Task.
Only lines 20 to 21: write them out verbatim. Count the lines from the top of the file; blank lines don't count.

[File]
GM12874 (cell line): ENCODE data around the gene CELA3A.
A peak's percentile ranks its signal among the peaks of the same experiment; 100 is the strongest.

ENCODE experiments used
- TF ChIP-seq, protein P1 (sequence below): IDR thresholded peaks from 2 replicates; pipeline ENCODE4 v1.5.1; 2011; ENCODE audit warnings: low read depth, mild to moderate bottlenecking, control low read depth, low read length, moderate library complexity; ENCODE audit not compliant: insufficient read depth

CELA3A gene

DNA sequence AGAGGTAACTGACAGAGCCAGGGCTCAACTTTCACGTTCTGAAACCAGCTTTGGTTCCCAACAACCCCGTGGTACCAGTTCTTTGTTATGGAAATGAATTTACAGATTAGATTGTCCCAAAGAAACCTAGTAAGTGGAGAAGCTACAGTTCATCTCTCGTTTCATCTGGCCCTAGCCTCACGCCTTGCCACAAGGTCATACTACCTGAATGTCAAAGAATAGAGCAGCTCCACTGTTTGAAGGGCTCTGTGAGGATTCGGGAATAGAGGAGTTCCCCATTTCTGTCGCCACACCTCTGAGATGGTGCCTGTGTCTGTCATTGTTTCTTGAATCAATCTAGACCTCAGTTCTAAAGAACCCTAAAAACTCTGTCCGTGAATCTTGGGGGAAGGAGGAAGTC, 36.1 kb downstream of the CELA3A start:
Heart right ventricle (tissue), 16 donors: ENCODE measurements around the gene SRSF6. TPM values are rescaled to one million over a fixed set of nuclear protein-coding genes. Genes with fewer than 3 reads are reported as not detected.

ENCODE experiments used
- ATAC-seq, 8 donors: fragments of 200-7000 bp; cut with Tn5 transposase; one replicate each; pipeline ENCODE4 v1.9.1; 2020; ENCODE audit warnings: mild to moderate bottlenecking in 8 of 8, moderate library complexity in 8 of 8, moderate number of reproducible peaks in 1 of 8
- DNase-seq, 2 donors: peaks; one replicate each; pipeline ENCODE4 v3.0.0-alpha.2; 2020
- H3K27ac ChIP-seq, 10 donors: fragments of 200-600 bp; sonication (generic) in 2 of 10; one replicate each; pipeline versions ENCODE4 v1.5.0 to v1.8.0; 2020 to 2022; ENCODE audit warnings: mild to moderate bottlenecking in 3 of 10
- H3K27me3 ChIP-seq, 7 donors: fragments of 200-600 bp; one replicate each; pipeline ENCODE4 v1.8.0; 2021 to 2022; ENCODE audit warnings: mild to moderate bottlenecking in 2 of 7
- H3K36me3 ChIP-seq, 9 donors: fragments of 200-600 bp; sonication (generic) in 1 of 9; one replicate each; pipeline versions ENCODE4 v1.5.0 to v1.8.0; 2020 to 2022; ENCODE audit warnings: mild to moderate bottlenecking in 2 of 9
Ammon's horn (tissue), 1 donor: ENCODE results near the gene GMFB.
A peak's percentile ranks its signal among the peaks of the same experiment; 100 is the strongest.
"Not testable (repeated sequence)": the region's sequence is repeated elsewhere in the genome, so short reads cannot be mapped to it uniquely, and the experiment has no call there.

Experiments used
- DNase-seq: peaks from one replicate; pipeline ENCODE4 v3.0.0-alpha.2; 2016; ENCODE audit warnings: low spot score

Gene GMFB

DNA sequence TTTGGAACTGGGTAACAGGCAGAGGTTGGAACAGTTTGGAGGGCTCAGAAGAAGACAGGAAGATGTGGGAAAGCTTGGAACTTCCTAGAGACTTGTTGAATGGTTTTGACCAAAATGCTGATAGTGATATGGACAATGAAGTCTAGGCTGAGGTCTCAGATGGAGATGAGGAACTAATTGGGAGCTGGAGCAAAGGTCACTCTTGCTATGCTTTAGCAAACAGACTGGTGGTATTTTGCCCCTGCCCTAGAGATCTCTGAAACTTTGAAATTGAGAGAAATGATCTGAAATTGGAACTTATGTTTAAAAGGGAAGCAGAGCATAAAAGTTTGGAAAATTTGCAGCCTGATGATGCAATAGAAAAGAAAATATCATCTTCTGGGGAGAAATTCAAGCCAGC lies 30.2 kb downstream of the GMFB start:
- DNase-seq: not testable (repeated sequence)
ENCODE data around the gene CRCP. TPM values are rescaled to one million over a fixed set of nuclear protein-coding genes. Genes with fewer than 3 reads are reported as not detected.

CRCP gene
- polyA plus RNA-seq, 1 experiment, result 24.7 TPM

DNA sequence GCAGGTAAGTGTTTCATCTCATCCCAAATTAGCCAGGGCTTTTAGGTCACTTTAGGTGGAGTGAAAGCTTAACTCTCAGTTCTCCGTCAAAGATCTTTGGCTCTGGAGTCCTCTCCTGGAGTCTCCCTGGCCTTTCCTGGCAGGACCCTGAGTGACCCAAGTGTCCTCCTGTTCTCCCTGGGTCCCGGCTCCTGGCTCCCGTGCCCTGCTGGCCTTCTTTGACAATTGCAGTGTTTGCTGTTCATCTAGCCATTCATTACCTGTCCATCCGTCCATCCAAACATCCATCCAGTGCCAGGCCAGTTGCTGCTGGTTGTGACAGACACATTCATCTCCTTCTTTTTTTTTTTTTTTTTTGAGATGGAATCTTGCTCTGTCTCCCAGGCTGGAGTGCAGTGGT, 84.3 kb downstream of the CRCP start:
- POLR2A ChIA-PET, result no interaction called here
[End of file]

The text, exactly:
DNA sequence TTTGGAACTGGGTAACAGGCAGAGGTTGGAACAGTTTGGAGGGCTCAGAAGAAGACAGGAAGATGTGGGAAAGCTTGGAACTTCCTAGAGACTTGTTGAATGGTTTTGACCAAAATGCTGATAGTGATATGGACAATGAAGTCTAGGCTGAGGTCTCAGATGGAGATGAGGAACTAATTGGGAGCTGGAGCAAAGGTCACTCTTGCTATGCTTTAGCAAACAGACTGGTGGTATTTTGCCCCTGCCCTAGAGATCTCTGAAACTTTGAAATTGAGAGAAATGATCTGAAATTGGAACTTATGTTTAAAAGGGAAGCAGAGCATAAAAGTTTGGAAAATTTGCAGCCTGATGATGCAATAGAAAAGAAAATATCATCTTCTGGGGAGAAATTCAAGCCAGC lies 30.2 kb downstream of the GMFB start:
- DNase-seq: not testable (repeated sequence)